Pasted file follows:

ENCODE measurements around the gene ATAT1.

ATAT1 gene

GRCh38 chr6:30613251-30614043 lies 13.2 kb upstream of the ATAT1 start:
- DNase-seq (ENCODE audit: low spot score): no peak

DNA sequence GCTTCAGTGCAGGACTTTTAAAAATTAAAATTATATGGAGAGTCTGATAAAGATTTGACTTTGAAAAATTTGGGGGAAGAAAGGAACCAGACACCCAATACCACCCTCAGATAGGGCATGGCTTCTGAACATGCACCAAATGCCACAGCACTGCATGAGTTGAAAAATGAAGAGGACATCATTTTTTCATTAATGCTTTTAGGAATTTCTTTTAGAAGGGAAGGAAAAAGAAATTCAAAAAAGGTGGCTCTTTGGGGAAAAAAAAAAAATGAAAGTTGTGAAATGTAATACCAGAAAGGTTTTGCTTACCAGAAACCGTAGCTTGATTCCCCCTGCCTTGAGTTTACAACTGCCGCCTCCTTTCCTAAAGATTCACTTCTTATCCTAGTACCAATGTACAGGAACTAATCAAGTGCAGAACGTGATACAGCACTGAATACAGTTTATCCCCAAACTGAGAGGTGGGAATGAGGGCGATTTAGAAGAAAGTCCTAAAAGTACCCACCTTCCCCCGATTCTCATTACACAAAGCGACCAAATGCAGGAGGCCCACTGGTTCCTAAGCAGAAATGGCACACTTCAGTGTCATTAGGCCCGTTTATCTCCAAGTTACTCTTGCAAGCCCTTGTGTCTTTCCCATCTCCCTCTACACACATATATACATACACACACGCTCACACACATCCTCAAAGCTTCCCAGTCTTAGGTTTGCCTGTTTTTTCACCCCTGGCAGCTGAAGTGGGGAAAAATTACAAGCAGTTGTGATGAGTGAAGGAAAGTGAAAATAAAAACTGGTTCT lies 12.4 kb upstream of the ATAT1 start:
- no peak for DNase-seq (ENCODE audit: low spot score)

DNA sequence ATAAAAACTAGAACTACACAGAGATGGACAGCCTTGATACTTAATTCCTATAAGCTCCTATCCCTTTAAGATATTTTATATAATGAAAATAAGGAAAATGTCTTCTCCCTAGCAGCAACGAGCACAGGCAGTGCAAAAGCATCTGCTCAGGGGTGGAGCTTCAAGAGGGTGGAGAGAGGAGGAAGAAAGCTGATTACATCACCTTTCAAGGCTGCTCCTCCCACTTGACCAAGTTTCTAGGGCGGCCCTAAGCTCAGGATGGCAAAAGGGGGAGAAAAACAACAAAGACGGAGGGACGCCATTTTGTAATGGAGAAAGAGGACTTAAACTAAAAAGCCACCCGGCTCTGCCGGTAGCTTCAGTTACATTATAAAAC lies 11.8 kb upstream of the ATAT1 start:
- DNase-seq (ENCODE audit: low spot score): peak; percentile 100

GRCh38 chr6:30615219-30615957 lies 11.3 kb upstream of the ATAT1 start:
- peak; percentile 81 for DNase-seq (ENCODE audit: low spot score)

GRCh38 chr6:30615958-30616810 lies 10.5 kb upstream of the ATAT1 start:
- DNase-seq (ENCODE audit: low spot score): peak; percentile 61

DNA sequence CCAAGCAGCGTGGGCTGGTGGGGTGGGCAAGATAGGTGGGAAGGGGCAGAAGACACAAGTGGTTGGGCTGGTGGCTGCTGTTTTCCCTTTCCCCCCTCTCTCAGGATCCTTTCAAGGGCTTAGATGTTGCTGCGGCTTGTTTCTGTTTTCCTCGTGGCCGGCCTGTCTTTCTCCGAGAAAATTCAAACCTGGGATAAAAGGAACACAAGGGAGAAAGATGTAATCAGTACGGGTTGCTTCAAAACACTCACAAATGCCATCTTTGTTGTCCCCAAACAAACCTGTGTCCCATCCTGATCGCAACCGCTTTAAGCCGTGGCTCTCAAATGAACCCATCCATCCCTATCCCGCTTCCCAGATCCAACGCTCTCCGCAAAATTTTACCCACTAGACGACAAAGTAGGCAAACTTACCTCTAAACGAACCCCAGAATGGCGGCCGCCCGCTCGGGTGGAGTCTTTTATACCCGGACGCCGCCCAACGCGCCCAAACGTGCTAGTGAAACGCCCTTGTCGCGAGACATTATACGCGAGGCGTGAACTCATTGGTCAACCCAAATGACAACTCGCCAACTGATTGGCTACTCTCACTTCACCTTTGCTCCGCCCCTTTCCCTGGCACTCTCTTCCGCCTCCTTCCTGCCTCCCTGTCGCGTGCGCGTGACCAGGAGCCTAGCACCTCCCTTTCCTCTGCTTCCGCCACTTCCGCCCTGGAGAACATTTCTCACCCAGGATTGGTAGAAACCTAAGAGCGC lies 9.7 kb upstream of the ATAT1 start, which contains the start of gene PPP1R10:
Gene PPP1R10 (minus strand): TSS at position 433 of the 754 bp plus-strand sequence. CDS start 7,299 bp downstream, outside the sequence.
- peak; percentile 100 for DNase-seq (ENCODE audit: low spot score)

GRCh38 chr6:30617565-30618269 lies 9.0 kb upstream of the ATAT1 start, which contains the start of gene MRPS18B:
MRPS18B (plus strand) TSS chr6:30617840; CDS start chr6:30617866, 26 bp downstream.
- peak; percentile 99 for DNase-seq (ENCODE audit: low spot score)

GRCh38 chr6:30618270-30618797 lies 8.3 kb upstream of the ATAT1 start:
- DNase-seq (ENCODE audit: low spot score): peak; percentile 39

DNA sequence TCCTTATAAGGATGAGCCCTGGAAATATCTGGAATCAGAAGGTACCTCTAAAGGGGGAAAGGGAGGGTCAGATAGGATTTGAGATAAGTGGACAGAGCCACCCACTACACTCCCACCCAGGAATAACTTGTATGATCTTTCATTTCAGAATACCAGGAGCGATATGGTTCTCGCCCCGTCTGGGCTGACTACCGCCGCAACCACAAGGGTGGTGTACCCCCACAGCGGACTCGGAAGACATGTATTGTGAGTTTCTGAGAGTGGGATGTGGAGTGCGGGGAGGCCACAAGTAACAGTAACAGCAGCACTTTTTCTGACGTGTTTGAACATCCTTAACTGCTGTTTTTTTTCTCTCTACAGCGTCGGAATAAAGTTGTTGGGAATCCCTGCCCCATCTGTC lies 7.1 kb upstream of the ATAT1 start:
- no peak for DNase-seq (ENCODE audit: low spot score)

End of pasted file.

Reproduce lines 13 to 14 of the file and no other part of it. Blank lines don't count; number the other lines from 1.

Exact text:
DNA sequence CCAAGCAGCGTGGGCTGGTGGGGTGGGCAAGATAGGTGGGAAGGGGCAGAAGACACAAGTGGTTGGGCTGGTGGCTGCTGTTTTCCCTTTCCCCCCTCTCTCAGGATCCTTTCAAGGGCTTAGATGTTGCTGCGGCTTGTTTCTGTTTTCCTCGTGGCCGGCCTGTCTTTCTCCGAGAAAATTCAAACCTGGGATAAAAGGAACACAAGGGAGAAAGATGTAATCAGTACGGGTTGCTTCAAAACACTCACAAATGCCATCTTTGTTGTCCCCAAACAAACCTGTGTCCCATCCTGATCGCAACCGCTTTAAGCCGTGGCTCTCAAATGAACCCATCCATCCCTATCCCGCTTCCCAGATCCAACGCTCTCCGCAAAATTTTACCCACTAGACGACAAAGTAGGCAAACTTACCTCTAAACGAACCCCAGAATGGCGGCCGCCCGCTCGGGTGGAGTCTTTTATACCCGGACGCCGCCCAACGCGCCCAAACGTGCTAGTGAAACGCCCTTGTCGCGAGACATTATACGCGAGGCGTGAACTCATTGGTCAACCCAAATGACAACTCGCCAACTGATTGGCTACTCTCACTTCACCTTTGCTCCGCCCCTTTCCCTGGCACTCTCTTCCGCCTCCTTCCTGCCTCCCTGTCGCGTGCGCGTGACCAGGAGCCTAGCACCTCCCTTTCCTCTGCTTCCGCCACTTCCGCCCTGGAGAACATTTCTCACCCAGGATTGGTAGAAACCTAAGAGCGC lies 9.7 kb upstream of the ATAT1 start, which contains the start of gene PPP1R10:
Gene PPP1R10 (minus strand): TSS at position 433 of the 754 bp plus-strand sequence. CDS start 7,299 bp downstream, outside the sequence.